On Flashback featuring Augie Andresen. Bob in PF: “Tom, no regrets about it but I just spent close to $30 on Jonathan Alter’s `The Defining Moment’ about FDR but am enjoying your memoirs here just as much—maybe more since they’re free—as Alter describes Roosevelt’s rise and the first 100 days…By the way, are you familiar with Leo XIII’s encyclical? Alter had a brief mention of it: `[New York Governor FDR’s] secretary of state in Albany, Ed Flynn, an educated man who was more than just the boss of the Bronx, began a series of conversations with FDR about Pope Leo XIII’s encyclical which shocked the world with its insistence on the natural rights of workers to form unions and receive a just wage. Soon FDR’s speeches began to strike these more liberal notes, quite [opposite to the] reigning conservative orthodoxy of the Democratic party. Think that encyclical would go over big with NAFTA supporters or all of us enjoying [cheap products made by exploited workers living] in the dorms subsidized by Wal-Mart and others’ overseas contractors and subcontractors?”

Your thoughts are welcome, even when they carry a zing! To Bob in PF: One can’t be a Catholic as old as I am without having been exposed to Leo XIII’s encyclicals. No one could graduate from St. John’s in Minnesota, the heavily pro-Democratic Benedictine place where I was an undergraduate, without knowing Leo backward and forward. Gene McCarthy ran all his races on the philosophy of Leo. Leo, who reigned from 1878 to 1903, was the oldest pope, dying with full faculties at age 93, wrote Rerum Novarum in 1891 supporting democracy, the just wage and the right of unions to organize but also condemning socialism and Communism. Leo decided to make accord with liberalism which was everywhere ascendant, making a clear division between his predecessor Pius IX, insisting the intellectual battle could be won and the faith would triumph in the end. I know you’re an opponent of NAFTA but I can’t tell you what Leo would think since trade was not very expansive in those days.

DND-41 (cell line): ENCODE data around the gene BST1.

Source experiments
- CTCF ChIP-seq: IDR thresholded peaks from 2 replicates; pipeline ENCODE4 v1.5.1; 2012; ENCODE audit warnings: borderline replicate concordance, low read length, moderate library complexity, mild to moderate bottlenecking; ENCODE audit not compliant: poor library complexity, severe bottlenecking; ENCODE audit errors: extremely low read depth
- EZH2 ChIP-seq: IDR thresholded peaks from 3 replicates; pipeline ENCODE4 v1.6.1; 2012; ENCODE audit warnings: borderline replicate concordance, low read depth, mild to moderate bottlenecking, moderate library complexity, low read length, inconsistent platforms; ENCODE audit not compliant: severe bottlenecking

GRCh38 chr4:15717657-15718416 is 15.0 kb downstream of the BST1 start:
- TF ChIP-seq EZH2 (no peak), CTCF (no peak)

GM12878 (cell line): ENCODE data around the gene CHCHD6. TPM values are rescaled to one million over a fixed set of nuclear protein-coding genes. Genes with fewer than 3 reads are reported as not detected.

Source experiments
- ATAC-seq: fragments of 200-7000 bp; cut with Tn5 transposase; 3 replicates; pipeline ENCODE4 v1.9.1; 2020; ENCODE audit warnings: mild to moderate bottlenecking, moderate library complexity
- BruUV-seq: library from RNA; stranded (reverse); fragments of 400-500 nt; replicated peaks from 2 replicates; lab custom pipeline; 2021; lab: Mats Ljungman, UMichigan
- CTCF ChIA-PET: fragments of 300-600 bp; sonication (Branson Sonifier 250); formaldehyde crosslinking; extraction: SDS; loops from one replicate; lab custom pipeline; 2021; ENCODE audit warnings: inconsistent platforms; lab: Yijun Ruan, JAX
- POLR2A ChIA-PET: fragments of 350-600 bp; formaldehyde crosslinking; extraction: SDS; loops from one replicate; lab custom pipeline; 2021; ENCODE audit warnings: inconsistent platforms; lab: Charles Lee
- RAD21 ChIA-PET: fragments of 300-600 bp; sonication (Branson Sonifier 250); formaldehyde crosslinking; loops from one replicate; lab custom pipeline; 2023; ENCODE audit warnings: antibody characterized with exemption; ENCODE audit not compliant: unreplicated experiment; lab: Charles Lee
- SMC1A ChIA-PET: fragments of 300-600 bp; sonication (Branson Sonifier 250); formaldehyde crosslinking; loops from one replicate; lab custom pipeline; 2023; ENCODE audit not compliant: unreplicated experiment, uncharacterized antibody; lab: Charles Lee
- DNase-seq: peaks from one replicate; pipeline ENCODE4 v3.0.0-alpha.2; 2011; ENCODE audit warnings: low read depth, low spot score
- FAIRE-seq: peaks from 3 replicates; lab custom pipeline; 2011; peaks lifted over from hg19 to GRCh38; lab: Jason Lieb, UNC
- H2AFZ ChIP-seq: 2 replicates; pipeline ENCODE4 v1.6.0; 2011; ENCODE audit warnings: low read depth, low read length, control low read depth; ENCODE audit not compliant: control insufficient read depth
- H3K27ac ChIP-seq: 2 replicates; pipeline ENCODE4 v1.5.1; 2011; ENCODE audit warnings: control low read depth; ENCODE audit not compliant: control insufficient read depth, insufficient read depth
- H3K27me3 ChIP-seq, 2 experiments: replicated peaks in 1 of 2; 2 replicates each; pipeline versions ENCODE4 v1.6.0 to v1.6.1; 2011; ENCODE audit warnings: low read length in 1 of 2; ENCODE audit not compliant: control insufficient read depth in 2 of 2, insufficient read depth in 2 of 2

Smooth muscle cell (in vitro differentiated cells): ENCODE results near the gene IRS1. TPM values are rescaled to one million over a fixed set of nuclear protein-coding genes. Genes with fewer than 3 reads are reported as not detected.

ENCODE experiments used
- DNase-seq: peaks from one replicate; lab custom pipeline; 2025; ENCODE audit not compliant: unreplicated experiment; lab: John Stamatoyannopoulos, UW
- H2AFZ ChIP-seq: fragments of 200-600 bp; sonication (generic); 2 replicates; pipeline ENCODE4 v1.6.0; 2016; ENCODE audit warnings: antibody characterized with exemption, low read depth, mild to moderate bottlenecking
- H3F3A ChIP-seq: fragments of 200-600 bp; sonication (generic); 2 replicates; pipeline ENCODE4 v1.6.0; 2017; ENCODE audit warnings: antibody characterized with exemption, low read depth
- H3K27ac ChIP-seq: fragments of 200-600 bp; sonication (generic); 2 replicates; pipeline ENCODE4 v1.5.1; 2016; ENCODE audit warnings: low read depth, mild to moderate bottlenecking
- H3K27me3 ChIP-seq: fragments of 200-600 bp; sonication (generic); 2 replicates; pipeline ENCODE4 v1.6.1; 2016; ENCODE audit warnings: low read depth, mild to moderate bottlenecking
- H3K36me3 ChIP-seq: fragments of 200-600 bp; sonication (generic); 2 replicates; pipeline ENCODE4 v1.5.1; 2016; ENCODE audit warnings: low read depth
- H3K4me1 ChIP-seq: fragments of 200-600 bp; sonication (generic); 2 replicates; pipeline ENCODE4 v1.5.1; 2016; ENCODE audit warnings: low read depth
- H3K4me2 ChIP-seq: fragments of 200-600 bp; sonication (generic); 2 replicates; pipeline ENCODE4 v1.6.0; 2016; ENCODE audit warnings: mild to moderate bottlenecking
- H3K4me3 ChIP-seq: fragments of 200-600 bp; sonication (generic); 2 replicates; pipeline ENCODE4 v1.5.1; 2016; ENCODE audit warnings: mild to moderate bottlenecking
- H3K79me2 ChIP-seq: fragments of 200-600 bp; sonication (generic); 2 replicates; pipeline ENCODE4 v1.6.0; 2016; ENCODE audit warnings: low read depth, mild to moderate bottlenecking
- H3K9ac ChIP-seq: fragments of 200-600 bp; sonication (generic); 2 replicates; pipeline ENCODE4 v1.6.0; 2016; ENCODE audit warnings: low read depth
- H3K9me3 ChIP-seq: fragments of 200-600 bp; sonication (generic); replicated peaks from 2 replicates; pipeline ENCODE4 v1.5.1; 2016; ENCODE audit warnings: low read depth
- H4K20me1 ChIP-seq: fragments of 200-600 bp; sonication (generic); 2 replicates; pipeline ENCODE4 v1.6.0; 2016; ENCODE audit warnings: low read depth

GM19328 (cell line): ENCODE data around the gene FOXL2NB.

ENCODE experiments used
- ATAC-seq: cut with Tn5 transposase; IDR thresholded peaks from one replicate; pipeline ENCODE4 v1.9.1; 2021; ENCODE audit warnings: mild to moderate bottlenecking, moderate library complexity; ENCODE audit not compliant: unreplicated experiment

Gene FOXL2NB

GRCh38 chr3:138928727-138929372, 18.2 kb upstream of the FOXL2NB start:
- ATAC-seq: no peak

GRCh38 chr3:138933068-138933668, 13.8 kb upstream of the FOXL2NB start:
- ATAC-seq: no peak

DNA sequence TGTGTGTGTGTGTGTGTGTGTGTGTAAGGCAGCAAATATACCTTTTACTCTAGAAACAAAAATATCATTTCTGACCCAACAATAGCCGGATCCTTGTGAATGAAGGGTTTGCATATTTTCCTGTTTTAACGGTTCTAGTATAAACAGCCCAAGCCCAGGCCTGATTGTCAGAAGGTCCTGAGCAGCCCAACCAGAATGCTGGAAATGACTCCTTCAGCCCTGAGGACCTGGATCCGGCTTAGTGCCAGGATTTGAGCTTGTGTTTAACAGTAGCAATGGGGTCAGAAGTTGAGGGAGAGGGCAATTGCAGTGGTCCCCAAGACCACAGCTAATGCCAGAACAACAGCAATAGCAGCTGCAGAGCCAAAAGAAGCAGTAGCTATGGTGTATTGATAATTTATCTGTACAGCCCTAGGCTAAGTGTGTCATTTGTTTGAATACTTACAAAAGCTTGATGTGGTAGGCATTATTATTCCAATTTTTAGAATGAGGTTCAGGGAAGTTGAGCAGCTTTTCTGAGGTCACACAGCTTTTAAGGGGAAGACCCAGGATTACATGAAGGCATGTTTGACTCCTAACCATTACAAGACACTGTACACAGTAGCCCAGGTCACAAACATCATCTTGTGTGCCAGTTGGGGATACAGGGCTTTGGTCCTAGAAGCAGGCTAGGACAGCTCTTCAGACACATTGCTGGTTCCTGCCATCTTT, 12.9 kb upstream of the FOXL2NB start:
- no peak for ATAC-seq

It’s anyone’s guess where he’d be on free trade. On one hand Leo favored workers rights, laying down the law to business to be just. On the other hand, he favored economic reform that would help small business and farmers whom he realized would be allies against the radical left. I suppose if we brought Leo back here and had him read the eloquent tracts you write, he’d agree because workers were the big thing with him.